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Old 12-28-2012, 08:20 PM   #1
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Default To boil or not to boil. That is the question.

I'm setting up my yeast bank over the next couple of weeks. I will be making 15 or so starters to build up the various yeast strains I am going to keep on hand.

To make things more simple and less expensive I am going to make a 7 gallon batch of wort at 1.040 and can them in 1qt mason jars so I don't have to worry about making a batch it wort every time I make a starter.

My question is, is there a point in boiling it? The only plus I can see is getting a hot break would remove proteins but I don't know if there is a benefit to that.
Thanks,
Marcus

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Old 12-28-2012, 08:48 PM   #2
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You have to mix the wort properly and hot water will do that. I think you have to pressure cook the jars. I would not trust storage of that unfermented wort for more than a couple of weeks otherwise. It seems like too much fuss to me. I make starters in no time flat. Flask, water, funnel, dme, water, drop of fermcap, boil, chill, add yeast = about 30 minutes.

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Old 12-28-2012, 08:52 PM   #3
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Originally Posted by LAbrewer View Post
I think you have to pressure cook them. I would not trust storage of that unfermented wort for more than a couple of weeks otherwise. It seems like too much fuss to me. I make starters in no time flat. Beacon, water, funnel, dme, water, drop of fermcap, boil, chill, add yeast = about 30 minutes.
Perhaps I should clear up my intention. I will be boiling each jar to sterilize and protect it from spoilage. My question was after the mash should I boil in the boil kettle before putting it in jars.
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Old 12-28-2012, 11:57 PM   #4
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I used to boil the wort, then pour into sanitized jars and then boil the jars. ..... Way too much effort for what I was after.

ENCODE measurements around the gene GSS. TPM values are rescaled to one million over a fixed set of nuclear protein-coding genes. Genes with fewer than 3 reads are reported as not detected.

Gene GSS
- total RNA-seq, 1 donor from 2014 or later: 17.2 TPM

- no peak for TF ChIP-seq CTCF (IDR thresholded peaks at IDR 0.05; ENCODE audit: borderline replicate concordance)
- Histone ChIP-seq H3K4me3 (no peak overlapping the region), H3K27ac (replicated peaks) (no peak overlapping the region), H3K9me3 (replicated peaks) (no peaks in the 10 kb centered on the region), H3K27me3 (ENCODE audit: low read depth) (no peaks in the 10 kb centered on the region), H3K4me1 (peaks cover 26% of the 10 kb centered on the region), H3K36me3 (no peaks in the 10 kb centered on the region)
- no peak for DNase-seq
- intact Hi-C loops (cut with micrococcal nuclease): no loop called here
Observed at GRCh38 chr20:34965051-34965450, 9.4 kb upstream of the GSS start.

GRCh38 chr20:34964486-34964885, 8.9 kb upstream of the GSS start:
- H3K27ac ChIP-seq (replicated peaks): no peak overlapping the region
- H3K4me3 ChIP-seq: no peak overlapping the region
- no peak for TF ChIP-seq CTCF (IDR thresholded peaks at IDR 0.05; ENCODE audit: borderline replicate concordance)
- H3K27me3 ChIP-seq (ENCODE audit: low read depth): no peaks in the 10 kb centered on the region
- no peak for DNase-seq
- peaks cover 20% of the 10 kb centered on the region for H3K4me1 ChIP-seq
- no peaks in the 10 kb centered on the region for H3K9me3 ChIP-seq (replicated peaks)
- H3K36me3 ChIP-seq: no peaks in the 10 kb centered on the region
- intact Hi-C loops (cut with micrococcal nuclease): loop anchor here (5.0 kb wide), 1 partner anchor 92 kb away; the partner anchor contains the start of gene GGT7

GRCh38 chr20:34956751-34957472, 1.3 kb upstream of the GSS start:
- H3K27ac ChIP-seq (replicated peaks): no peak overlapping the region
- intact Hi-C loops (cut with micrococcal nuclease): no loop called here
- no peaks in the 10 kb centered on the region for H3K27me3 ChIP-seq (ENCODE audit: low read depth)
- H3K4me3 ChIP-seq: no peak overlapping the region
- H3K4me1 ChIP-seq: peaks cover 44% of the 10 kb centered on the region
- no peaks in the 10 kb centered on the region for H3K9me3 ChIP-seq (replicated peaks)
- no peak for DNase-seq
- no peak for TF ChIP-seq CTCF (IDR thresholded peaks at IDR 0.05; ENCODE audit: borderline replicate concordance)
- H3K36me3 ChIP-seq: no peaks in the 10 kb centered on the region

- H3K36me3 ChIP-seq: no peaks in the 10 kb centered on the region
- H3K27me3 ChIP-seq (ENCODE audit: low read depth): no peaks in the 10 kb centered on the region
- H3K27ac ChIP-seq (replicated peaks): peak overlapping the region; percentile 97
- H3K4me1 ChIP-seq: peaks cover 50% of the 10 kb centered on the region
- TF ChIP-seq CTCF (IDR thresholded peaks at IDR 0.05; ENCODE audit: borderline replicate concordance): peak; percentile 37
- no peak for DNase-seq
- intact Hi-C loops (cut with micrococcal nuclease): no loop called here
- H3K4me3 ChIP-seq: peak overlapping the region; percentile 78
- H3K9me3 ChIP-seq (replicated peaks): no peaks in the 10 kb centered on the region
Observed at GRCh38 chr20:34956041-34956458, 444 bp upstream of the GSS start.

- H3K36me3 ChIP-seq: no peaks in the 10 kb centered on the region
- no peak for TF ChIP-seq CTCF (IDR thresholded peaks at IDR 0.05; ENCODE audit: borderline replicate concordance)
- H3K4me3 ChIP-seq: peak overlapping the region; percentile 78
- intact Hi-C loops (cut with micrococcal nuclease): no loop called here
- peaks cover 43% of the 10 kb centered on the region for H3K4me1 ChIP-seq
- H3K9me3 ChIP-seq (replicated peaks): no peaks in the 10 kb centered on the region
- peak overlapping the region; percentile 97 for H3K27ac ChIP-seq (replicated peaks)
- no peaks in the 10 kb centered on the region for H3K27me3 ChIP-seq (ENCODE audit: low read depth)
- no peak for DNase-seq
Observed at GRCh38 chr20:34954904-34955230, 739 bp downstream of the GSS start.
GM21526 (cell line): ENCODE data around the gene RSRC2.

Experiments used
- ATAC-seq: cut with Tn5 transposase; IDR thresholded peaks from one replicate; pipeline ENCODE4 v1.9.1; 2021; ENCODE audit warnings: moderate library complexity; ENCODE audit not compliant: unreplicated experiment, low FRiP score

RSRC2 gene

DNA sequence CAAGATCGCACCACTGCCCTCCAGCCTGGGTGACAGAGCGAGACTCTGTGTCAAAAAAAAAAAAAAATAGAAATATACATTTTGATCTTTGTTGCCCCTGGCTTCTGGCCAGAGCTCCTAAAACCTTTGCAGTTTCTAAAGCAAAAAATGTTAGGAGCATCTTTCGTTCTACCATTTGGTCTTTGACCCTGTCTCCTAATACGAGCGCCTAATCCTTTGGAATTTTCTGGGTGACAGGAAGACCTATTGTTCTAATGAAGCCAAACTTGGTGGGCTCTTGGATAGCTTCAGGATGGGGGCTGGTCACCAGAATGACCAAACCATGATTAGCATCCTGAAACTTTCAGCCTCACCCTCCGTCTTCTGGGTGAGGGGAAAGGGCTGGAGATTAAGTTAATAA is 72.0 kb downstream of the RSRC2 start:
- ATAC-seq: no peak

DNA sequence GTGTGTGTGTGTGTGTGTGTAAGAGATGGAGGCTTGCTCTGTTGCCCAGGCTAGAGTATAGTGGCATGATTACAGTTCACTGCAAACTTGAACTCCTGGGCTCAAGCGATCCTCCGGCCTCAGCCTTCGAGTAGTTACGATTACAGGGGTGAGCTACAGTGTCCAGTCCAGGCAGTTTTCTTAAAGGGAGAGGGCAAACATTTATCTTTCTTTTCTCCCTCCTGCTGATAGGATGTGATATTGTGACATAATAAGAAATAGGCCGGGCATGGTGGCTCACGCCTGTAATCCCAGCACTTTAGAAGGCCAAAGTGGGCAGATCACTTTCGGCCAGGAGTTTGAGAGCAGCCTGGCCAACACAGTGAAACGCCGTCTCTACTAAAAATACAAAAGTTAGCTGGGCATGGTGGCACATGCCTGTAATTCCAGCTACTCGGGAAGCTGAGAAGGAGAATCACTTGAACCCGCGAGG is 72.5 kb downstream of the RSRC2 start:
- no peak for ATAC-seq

I've changed to: 9 pints water, 16 to 20 ozs LME, boil, pour into 7 (24 ozs) mason jars, cap, seal, invert to sanitize cap. Leave to cool down and store in fridge.

Do you have space in a fridge to store 7 gallons of starter wort? If you don't boil it in a pressure cooker, you have the potential for live botulism spores to be present. It needs to be stored below 40 F to prevent botulism from reproducing and producing toxic by-products.

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Old 12-29-2012, 12:21 AM   #5
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No need to boil. Just throw wort into jars and pressure cook.

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Old 12-29-2012, 12:36 AM   #6
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No need to boil. Just throw wort into jars and pressure cook.
Thanks, that's what I was thinking but wanted someone else's opinion .
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Old 12-29-2012, 03:48 PM   #7
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Quote:
Originally Posted by Poobah58 View Post
No need to boil. Just throw wort into jars and pressure cook.
This.
I just mash out to boil kettle, which I just use as my canning bucket to fill jars from.
Then can as normal.
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Old 12-29-2012, 03:52 PM   #8
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This.
I just mash out to boil kettle, which I just use as my canning bucket to fill jars from.
Then can as normal.
Good to know. I can't wait for my preforms to get here.
Thanks
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